The past 12 months has seen the unlikely rise of anti-establishment candidates on both sides of the Atlantic.
While Ukip managed to secure more than three million votes in the UK general election and Donald Trump has emerged as a strong candidate for the White House by pushing a similarly populist, right-wing agenda.
At the other end of the political spectrum stand two long-serving left-wing candidates who have suddenly catapulted into the spotlight, both earning strong grassroots support.
Then there's Tony Blair. The former Labour leader, a centrist who won three elections for his party, is very confused about this new phenomenon.
In a joint interview with the Guardian and Financial Times, Blair said Sanders' rise in the US, where he recently beat establishment candidate Hillary Clinton in the New Hampshire primary, was just as baffling to him as Corbyn's in the UK.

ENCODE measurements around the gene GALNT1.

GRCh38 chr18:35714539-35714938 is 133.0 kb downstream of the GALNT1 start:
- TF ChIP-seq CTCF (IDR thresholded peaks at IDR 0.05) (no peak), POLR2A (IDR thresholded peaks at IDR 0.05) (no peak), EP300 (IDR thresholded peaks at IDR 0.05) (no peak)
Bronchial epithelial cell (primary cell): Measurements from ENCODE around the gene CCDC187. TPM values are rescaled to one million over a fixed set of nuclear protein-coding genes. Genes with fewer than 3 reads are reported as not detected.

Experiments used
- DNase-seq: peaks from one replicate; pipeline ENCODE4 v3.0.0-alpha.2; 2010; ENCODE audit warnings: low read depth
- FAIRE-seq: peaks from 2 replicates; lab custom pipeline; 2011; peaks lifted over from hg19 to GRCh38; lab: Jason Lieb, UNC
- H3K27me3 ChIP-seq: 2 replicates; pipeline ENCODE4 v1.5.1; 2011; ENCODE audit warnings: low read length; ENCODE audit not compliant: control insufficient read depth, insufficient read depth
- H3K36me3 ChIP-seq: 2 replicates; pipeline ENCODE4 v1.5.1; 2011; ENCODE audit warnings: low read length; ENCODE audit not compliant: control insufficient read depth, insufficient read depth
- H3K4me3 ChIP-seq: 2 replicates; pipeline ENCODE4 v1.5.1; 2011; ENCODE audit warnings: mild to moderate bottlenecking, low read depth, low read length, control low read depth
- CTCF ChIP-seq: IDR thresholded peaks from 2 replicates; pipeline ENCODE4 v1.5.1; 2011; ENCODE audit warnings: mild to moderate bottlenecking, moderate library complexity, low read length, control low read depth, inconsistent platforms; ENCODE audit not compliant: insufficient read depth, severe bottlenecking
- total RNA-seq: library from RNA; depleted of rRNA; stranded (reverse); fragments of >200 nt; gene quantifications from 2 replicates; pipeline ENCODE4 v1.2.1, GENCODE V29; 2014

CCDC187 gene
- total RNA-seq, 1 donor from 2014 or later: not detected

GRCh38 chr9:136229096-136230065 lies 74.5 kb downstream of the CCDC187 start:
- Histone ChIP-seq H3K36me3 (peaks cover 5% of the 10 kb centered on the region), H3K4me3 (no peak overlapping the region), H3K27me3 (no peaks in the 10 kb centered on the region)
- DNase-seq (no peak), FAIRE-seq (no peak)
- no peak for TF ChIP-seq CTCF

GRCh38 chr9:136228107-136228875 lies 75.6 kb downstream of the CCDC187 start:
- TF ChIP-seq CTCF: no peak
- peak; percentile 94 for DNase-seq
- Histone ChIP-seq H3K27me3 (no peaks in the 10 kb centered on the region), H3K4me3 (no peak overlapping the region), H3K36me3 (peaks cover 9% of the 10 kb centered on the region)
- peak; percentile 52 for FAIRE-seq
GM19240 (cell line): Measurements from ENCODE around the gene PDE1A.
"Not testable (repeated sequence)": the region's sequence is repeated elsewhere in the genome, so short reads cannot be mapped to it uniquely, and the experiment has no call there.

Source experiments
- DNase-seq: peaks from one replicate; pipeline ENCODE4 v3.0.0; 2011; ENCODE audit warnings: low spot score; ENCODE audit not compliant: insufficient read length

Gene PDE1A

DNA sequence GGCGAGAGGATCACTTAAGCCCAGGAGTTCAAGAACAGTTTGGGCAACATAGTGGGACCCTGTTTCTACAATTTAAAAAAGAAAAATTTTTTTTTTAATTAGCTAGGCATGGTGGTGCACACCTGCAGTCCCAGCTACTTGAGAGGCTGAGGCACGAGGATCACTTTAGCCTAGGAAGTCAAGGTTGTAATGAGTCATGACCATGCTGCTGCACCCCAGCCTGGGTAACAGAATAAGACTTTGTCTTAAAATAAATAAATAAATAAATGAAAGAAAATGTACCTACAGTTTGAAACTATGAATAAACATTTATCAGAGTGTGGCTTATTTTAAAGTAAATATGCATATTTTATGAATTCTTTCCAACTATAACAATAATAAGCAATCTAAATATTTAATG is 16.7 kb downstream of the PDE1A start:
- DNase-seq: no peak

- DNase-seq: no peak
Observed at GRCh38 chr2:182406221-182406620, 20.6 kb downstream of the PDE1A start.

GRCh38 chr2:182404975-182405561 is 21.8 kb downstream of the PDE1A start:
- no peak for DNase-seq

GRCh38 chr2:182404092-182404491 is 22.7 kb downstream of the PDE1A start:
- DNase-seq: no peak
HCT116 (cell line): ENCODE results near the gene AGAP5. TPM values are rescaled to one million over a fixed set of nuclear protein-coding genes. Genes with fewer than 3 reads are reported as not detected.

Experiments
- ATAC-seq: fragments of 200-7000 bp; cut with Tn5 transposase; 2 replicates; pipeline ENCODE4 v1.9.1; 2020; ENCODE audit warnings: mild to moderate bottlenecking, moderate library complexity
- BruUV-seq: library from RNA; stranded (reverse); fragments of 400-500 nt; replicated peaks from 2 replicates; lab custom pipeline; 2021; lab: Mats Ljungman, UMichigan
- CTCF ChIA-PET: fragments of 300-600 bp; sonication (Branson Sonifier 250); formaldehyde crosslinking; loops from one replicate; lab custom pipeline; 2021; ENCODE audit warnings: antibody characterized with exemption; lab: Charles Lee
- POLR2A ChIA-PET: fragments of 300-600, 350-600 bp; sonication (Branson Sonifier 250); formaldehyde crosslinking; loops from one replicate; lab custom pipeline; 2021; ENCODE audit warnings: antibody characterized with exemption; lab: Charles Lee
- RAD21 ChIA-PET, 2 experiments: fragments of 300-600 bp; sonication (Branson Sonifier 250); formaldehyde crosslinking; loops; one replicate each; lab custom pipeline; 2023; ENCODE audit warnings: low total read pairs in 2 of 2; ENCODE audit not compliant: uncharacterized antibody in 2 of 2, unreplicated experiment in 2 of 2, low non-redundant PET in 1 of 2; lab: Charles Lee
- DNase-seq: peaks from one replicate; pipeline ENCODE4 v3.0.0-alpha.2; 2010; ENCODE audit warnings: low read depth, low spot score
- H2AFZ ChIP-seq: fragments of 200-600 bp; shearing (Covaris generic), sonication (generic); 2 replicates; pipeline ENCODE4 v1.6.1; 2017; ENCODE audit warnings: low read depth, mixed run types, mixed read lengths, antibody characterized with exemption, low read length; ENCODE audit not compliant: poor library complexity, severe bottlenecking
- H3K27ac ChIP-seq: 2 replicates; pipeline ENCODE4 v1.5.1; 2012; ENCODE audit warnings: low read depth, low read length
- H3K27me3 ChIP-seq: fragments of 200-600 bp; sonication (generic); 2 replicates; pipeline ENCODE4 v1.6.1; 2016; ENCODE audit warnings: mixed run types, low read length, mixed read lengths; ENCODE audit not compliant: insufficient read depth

Ultimately, he says, their popularity astounds him because of "the question of electability". There is a necessity, in his opinion, to find a position "that can get the support to win in order that you can do things for the people that desperately need help".
One of the strangest things about politics at the moment – and I really mean it when I say I’m not sure I fully understand politics right now, which is an odd thing to say, having spent my life in it – is when you put the question of electability as a factor in your decision to nominate a leader, it’s how small the numbers are that this is the decisive factor. That sounds curious to me.
Surely it should be a major factor because if this is not about you, but it’s about the people you want to serve, then selecting someone who is electable is really important because otherwise you can’t help people; you’re powerless.
Putting the two men's popularity down to the "flatlining in living standards" for lower and middle income people and the sudden emergence of social media as a political platform, Blair said there has been a "loss of faith in that strong, centrist progressive position".
But his hopes of that centrist position rising again, at least in the Labour party, are looking slim.
A YouGov poll this week showed that 53 per cent of Labour members believe Jeremy Corbyn should lead the party into the 2020 election and has seen support in his leadership appear to grow since he was elected in September.